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New law means insulation, smoke alarms required in rentals

Changes to the Residential Tenancies Act mean that landlords will have to install insulation and smoke alarms in their rental properties.

Thursday, July 9th 2015, 1:12PM 1 Comment

by Miriam Bell

Building and Housing Minister Nick Smith announced today that the Residential Tenancies Act will be strengthened with new requirements for insulation and smoke alarms and better enforcement of those requirements.

He said the package of tenancy law changes will make homes warmer, drier and safer for hundreds of thousands of New Zealand families without imposing excessive bureaucracy or costs.

The new law will require retrofitting of ceiling and underfloor insulation in rental homes over the next four years.

There will be exemptions, such as where it is physically impractical to retrofit insulation due to limited space underfloor or inaccessible raked ceilings.

It will apply from 1 July 2016 for social housing that is heavily subsidised by government, and from 1 July 2019 for other rental housing, including boarding houses. 

From 1 July 2016, there will also be a new requirement for all landlords to state in tenancy agreements the level of ceiling, underfloor and wall insulation to help better inform tenants.

Regulations will make landlords responsible for ensuring an operational smoke alarm is in place, and tenants responsible for replacing batteries or notifying landlords of defects.

Long life (10-year) photoelectric alarms will be required where there is no existing alarm or when replacing an existing alarm.

The Ministry of Business, Innovation and Employment will have new powers to investigate and prosecute landlords for breaking tenancy laws as part of these reforms, particularly where there is risk to the health and safety of tenants.

The changes will also ensure tenants can take concerns to the Tenancy Tribunal without fear of being evicted for doing so.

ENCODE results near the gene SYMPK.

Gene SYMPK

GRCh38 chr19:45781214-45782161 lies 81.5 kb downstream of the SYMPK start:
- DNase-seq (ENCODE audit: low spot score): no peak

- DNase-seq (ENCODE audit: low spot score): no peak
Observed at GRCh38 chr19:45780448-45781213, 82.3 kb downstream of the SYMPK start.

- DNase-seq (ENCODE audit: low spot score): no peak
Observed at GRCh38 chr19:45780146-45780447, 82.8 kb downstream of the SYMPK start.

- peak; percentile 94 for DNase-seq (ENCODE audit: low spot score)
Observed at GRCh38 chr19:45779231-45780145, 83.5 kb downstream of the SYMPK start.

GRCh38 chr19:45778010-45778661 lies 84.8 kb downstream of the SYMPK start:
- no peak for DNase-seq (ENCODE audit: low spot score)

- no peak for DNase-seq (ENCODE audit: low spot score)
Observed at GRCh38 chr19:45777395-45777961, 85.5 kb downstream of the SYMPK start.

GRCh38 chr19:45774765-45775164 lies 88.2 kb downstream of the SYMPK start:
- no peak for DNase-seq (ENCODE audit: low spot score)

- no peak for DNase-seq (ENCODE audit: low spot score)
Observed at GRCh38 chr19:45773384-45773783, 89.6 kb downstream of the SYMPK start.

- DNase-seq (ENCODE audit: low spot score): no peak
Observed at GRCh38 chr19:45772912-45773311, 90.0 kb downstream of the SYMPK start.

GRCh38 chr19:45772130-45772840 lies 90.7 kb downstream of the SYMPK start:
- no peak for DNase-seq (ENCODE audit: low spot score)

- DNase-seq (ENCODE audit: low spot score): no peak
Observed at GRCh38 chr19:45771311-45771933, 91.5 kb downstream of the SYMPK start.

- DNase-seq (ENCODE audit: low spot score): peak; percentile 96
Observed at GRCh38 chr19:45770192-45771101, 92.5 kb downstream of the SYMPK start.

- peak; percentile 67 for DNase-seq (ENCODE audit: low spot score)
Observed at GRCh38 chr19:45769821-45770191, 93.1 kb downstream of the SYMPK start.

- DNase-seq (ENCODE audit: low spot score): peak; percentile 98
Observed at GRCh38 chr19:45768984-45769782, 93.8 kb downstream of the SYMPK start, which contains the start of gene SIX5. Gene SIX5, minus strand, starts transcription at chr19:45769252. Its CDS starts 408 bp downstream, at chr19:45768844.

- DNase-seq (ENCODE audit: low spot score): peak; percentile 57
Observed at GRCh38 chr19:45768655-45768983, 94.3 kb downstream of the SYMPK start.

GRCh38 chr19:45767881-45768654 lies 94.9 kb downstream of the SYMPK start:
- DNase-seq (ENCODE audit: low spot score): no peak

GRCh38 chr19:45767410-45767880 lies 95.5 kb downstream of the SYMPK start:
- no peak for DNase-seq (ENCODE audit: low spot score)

Smith said the package was a more pragmatic and efficient way of improving housing standards than a housing warrant of fitness scheme.

Such a scheme would cost $100 million per year, or $225 per house for inspections alone, and these costs would be passed on to tenants in rents. and faster resolution of abandoned tenancies.

The government believes this money would be better spent on real improvements like insulation and smoke alarms which are practical and deliver benefits far in excess of the costs, Smith said.

“The insulation retrofitting is expected to cost $600 million, with benefits of $2.10 for each dollar of this cost.

“The smoke alarms are expected to cost $7 million and provide benefits of $15.10 per dollar of cost.

“Officials estimate the flow-on effect on rents for a property requiring ceiling and underfloor insulation and a new smoke alarm to be $3.20 per week.”

Significant issues like leaky roofs, insecure doors, excessive dampness and unsafe wiring were already covered by existing regulations, and the best response to them was tougher enforcement, Smith continued.

Other issues like window stays, glass visibility safety strips and hot water temperature were best improved by education.

Smith said the reforms will require 180,000 homes to be insulated and the 120,000 homes currently without smoke alarms to have them installed.

“The health benefits of this will be reduced hospitalisations from circulatory and respiratory illnesses, reduced pharmaceutical costs, and fewer days off work and school. The smoke alarms are expected to save three lives per year.”

To support the reforms, there will be a $1.5 million information campaign aimed at improving compliance with both existing and new tenancy law requirements.

The campaign will also provide guidance on the practical ways that rental homes can be made healthier.

As an upside for landlords, the changes to the Residential Tenancies Act will also include a faster resolution process for abandoned tenancies.

The tenancy law changes announced today will be included in a Residential Tenancies Amendment Bill that will be introduced to parliament by October.

The specific regulations on the insulation and smoke alarms will be consulted on in parallel with the select committee process.

To find out more, the MBIE has more information here.

« Will rates increases add impetus to Auckland’s rising rents?Mixed response to new tenancy law »

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Comments from our readers

On 24 July 2015 at 9:33 am Vumba55 said:
I am seriously concerned by this turn of events. Does New Zealand not learn anything from the Australian experience under Kevin Rudd and the drastic "Pink Batts" scheme. Shonky contractors popped up everywhere and the consequence was 4 guys electrocuted and hundreds of houses destroyed by fire. It is alarming that the Government is going down exactly the same route. It requires re-thinking!!

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